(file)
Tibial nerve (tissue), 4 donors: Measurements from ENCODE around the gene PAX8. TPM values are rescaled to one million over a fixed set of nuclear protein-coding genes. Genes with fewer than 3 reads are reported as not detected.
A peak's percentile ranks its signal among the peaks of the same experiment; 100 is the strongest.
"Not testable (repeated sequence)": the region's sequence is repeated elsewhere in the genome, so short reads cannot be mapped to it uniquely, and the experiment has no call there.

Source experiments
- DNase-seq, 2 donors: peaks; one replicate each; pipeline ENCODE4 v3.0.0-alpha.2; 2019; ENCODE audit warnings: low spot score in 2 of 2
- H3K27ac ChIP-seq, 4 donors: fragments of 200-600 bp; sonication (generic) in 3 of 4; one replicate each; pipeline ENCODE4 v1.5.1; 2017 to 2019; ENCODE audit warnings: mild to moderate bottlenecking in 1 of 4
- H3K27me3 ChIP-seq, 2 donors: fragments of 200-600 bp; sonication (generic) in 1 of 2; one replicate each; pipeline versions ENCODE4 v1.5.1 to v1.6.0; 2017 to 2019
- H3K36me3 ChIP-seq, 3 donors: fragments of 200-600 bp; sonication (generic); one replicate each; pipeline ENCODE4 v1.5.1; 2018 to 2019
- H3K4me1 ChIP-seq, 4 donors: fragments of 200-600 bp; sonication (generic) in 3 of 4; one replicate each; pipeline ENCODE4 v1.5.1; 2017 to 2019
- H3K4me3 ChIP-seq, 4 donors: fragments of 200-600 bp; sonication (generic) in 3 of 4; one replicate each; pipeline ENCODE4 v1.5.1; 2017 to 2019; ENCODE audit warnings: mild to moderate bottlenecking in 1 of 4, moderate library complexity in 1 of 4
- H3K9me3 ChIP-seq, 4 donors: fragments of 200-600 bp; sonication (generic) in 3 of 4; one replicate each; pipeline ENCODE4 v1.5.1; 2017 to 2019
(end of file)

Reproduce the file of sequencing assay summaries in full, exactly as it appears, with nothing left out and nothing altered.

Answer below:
Tibial nerve (tissue), 4 donors: Measurements from ENCODE around the gene PAX8. TPM values are rescaled to one million over a fixed set of nuclear protein-coding genes. Genes with fewer than 3 reads are reported as not detected.
A peak's percentile ranks its signal among the peaks of the same experiment; 100 is the strongest.
"Not testable (repeated sequence)": the region's sequence is repeated elsewhere in the genome, so short reads cannot be mapped to it uniquely, and the experiment has no call there.

Source experiments
- DNase-seq, 2 donors: peaks; one replicate each; pipeline ENCODE4 v3.0.0-alpha.2; 2019; ENCODE audit warnings: low spot score in 2 of 2
- H3K27ac ChIP-seq, 4 donors: fragments of 200-600 bp; sonication (generic) in 3 of 4; one replicate each; pipeline ENCODE4 v1.5.1; 2017 to 2019; ENCODE audit warnings: mild to moderate bottlenecking in 1 of 4
- H3K27me3 ChIP-seq, 2 donors: fragments of 200-600 bp; sonication (generic) in 1 of 2; one replicate each; pipeline versions ENCODE4 v1.5.1 to v1.6.0; 2017 to 2019
- H3K36me3 ChIP-seq, 3 donors: fragments of 200-600 bp; sonication (generic); one replicate each; pipeline ENCODE4 v1.5.1; 2018 to 2019
- H3K4me1 ChIP-seq, 4 donors: fragments of 200-600 bp; sonication (generic) in 3 of 4; one replicate each; pipeline ENCODE4 v1.5.1; 2017 to 2019
- H3K4me3 ChIP-seq, 4 donors: fragments of 200-600 bp; sonication (generic) in 3 of 4; one replicate each; pipeline ENCODE4 v1.5.1; 2017 to 2019; ENCODE audit warnings: mild to moderate bottlenecking in 1 of 4, moderate library complexity in 1 of 4
- H3K9me3 ChIP-seq, 4 donors: fragments of 200-600 bp; sonication (generic) in 3 of 4; one replicate each; pipeline ENCODE4 v1.5.1; 2017 to 2019